Archive for the ‘Nature’ Category

There is a stereotypical picture of Mississippi, and it has little if anything to do with the part of Mississippi I called home for nearly a decade. The Mississippi Gulf Coast is in some ways a state all its own, and if you include southeastern Lousiana, the Alabama Gulf Coast, and the Florida panhandle, it would qualify in a cultural sense to be its very own state.

But New Orleans pretty much overshadows this fictional state, which I never found to be THAT horrible, whatwith my love for New Orleans and all. But it is somewhat frustrating that the general U.S. populace never comprehends that the stuff that happens along this stretch of Gulf Coast implicates more than just The Big Easy. One of the easiest ways to offend a citizen of the Mississippi Gulf Coast is to mention that you thought Katrina only affected New Orleans.

Well, the BP oil spill is a little bit of a replay. The precious Lousiana marshland gets the majority of the press, which is understandable. But don’t forget Mississippi. And Alabama. And Florida. This environmental disaster is a biggie.

I ran across THIS ARTICLE on yesterday that remembers Mississippi in regard to the oil spill. And I thought I would share it today.

Hurting for Haiti

Posted: January 13, 2010 in Justice, Nature, Peace

I’m thinking about Haiti today and the devastating earthquake that may have killed more people than the mind can imagine.

A couple of years ago Jody and I made the decision to go to Haiti with an organization named Beyond Borders. It wouldn’t have been a mission trip in the traditional sense of that phrase; neither would it have been a traditional vacation. A “transformational travel” trip with Beyond Borders was a unique opportunity to bridge the gap between the rich (Americans) and poor (Haitians) by allowing the former to go live in the countryside with the latter for a couple of weeks. We were pumped about it.

But we didn’t go. Maybe it was whatever led us toward Beyond Borders that led us to think about transforming our own lives completely, but whatever it was, our summer plans to go to Haiti turned into summer plans to sell out and go to law school. So here we are.

But Haiti has never left our minds, and today’s news is just so disheartening.

Haiti is the poorest nation in the Western Hemisphere and nearly the poorest nation in the entire world. And now, to add insult to injury, a horrible earthquake.

I would encourage everyone to learn about the nation of Haiti by exploring the website of Beyond Borders HERE, and if you are able to help in any way, I would likewise encourage you to trust them with your money to help.

From Wendell Berry

Posted: October 11, 2009 in Nature, Peace

One of my favorite Sabbath poems from the Kentucky farmer-poet’s collection, Given:

I dream of a quiet man
who explains nothing and defends
nothing, but only knows
where the rarest wildflowers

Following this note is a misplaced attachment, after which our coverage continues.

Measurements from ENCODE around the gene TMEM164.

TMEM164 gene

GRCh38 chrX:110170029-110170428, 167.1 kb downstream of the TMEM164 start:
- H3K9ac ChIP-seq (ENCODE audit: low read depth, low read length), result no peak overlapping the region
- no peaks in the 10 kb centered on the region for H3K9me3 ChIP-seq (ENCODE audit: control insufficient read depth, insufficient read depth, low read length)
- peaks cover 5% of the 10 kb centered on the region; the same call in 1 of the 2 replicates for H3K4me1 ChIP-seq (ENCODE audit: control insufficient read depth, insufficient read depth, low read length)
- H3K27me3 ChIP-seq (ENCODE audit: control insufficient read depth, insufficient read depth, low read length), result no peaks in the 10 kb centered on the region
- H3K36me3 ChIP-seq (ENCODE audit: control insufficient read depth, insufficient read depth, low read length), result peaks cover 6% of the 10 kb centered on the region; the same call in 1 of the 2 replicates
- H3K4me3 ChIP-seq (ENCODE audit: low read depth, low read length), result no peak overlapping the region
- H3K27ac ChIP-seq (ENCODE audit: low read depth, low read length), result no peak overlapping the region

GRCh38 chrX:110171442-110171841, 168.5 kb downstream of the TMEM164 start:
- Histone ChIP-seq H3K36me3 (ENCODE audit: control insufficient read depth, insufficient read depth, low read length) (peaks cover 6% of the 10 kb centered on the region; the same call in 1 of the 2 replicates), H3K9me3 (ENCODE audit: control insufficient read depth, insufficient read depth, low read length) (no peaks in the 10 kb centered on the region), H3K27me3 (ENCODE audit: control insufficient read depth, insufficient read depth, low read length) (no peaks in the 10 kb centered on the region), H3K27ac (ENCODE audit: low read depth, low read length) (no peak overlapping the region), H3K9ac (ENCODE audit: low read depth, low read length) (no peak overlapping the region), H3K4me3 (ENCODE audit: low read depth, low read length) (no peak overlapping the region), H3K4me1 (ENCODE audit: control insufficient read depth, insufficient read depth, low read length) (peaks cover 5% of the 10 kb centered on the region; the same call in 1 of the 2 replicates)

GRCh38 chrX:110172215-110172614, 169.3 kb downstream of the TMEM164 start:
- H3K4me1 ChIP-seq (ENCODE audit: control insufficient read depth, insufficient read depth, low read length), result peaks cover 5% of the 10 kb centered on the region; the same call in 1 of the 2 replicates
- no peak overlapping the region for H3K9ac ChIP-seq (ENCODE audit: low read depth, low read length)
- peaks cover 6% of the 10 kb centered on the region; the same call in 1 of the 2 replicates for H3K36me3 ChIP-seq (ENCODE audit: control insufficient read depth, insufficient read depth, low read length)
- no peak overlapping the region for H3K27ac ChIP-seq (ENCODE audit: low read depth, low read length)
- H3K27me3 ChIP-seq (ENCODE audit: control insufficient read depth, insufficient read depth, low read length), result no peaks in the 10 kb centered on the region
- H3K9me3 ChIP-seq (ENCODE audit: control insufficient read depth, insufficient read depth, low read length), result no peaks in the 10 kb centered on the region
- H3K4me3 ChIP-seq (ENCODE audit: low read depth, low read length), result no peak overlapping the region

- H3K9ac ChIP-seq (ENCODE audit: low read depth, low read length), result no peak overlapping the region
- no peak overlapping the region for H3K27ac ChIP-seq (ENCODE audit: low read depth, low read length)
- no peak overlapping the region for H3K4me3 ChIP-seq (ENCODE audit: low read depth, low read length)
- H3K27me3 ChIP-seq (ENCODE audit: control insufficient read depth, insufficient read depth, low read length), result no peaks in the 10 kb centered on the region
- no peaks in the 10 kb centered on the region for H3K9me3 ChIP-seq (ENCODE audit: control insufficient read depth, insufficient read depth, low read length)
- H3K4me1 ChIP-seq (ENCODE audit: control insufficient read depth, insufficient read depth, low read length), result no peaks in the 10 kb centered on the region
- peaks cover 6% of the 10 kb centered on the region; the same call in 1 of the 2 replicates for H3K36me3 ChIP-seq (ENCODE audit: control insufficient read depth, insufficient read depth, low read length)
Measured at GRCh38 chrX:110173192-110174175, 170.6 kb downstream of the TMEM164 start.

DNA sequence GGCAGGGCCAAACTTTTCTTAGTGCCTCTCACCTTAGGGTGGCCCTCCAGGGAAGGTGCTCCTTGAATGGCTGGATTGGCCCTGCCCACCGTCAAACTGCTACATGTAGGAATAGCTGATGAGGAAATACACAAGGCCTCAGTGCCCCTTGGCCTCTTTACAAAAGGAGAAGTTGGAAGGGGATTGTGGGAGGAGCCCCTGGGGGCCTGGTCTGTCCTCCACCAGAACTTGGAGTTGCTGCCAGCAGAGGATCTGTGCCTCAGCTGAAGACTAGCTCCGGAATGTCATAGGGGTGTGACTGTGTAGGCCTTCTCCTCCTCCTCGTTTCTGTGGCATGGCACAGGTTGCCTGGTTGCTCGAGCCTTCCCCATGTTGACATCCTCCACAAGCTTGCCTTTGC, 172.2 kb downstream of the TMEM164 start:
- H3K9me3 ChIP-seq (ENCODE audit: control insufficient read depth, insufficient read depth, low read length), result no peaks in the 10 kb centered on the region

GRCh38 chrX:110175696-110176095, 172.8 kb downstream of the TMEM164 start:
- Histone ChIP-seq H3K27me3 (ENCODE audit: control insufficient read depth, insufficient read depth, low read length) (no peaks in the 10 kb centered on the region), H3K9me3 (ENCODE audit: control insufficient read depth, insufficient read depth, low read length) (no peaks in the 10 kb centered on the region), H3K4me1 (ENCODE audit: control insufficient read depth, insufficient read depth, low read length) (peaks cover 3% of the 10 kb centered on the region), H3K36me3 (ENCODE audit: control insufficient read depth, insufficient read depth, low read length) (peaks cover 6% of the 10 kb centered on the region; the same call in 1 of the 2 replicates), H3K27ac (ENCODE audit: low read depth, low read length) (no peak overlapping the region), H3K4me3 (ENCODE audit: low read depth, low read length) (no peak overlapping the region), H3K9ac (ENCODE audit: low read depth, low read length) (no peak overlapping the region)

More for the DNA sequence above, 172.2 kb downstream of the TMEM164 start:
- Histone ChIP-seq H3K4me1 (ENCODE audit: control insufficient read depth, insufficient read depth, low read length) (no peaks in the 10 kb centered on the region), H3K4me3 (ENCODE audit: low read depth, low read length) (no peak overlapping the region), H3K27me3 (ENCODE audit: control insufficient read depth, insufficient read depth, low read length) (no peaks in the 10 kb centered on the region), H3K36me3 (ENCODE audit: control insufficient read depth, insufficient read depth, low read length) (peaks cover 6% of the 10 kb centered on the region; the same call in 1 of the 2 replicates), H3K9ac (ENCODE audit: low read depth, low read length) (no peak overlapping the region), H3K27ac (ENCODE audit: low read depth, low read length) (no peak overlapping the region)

are blooming, and who goes,
and finds that he is smiling
not by his own will.

Once again, John Dobbs is my personal hero. He still had my “journal” in his massive collection of computer information, and I am grateful.

If I have properly figured out how to link to it, you can read it by clicking below.

Katrina. A Spiritual Journal. By Al Sturgeon

Well, I was worried (as always) about getting sunburned on our trip to the zoo, but for some reason Saturday’s weather was cool and rainy. Not the best zoo day in some ways, but at least I didn’t get sunburned. And, it probably was a lot less crowded than normal.

Anyway, the San Diego Zoo was as amazing as I always imagined it to be – just wetter. Here are a few pictures…













I know absolutely nothing about flowers. Except that when this one blooms in our flowerbed each year, it takes our breath away.

Click on the picture to see it in all its beauty. And if you know anything at all about flowers, feel free to tell us what it is.


Posted: January 21, 2008 in Nature

Probably the most dramatic sight to see post-Katrina in my town was the wreckage of the Biloxi-Ocean Springs Bridge. Most everyone who came to volunteer ended up standing at the bridge, snapping pictures, trying to capture the unbelievable scene. Today, driving to Biloxi to visit a nursing home, I snapped a picture out my front windshield from close to the spot where many of you out there have stood. It is good to see progress, no?

We shared a great lunch at our house yesterday with Judge Sharon Sigalas, Jackson County CASA Director, Frances Allsup and her family, and fellow CASA volunteer, Dana Mitchell, and her kids. Great food, great conversation, and great people.

Well, I’m two for two in the lunch department. Hillary is out of school for Dr. King’s holiday, and we shared a great lunch at Coffee Fusion with my friend, Tom. I suspect I’ll tell you all more about it a little later on.